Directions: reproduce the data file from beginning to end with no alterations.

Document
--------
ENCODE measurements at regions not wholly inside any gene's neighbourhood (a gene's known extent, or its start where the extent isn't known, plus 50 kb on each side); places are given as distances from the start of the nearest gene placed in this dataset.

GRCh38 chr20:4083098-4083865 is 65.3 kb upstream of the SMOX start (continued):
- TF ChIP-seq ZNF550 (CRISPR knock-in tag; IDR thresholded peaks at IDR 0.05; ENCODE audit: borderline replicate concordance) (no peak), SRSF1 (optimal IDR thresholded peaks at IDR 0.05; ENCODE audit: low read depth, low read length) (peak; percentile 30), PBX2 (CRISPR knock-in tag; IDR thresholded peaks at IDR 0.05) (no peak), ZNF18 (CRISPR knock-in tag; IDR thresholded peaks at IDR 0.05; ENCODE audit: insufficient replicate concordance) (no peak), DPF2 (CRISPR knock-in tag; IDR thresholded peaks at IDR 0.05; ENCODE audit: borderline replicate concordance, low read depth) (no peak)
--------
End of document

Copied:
ENCODE measurements at regions not wholly inside any gene's neighbourhood (a gene's known extent, or its start where the extent isn't known, plus 50 kb on each side); places are given as distances from the start of the nearest gene placed in this dataset.

GRCh38 chr20:4083098-4083865 is 65.3 kb upstream of the SMOX start (continued):
- TF ChIP-seq ZNF550 (CRISPR knock-in tag; IDR thresholded peaks at IDR 0.05; ENCODE audit: borderline replicate concordance) (no peak), SRSF1 (optimal IDR thresholded peaks at IDR 0.05; ENCODE audit: low read depth, low read length) (peak; percentile 30), PBX2 (CRISPR knock-in tag; IDR thresholded peaks at IDR 0.05) (no peak), ZNF18 (CRISPR knock-in tag; IDR thresholded peaks at IDR 0.05; ENCODE audit: insufficient replicate concordance) (no peak), DPF2 (CRISPR knock-in tag; IDR thresholded peaks at IDR 0.05; ENCODE audit: borderline replicate concordance, low read depth) (no peak)